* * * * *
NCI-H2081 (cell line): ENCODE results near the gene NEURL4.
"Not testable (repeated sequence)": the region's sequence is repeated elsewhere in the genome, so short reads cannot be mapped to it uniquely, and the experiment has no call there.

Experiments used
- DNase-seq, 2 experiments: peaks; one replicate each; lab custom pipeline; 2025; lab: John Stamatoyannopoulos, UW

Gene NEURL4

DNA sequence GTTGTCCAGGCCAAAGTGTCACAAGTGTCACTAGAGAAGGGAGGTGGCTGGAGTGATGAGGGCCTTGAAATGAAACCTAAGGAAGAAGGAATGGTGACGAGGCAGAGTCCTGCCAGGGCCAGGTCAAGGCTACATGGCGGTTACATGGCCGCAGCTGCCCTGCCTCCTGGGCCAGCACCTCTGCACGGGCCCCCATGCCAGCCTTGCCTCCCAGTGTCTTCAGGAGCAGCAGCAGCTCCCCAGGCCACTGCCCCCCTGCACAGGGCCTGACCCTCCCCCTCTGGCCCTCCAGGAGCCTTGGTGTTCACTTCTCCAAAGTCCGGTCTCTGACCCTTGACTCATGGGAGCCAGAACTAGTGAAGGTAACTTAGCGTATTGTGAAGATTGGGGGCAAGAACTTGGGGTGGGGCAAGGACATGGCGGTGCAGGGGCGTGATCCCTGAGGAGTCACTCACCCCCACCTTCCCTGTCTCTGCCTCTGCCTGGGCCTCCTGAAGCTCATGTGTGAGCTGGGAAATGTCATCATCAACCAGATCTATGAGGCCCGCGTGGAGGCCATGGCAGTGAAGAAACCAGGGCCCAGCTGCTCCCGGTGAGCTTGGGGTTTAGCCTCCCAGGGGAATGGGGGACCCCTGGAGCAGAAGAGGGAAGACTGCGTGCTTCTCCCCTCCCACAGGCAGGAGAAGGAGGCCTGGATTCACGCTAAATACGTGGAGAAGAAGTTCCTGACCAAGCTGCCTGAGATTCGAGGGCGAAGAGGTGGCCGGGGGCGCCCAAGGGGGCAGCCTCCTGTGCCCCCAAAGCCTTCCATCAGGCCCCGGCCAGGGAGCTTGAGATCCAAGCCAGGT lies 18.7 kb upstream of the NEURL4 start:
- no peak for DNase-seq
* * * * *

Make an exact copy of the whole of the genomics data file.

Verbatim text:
NCI-H2081 (cell line): ENCODE results near the gene NEURL4.
"Not testable (repeated sequence)": the region's sequence is repeated elsewhere in the genome, so short reads cannot be mapped to it uniquely, and the experiment has no call there.

Experiments used
- DNase-seq, 2 experiments: peaks; one replicate each; lab custom pipeline; 2025; lab: John Stamatoyannopoulos, UW

Gene NEURL4

DNA sequence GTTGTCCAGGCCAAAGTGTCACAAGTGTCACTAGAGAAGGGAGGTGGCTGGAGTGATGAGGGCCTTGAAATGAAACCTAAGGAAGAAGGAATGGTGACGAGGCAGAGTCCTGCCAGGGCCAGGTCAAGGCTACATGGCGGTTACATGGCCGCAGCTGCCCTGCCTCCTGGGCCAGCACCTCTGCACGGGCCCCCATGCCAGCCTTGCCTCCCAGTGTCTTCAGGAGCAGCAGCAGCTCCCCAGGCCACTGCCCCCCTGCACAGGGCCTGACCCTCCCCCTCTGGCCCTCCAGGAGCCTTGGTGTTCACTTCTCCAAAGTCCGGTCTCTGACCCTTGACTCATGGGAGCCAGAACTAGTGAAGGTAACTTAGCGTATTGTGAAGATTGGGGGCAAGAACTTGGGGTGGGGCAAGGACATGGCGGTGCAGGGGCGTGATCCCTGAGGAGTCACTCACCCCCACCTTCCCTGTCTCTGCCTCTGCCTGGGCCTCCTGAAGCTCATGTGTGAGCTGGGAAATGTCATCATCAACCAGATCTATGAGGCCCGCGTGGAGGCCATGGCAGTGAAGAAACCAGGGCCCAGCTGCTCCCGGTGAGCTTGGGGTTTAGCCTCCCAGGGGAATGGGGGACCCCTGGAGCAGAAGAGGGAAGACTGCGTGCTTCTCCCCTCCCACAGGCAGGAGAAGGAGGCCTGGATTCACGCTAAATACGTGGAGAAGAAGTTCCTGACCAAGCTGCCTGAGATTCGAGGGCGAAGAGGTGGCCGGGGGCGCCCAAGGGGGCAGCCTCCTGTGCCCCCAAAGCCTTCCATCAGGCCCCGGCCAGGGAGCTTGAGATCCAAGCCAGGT lies 18.7 kb upstream of the NEURL4 start:
- no peak for DNase-seq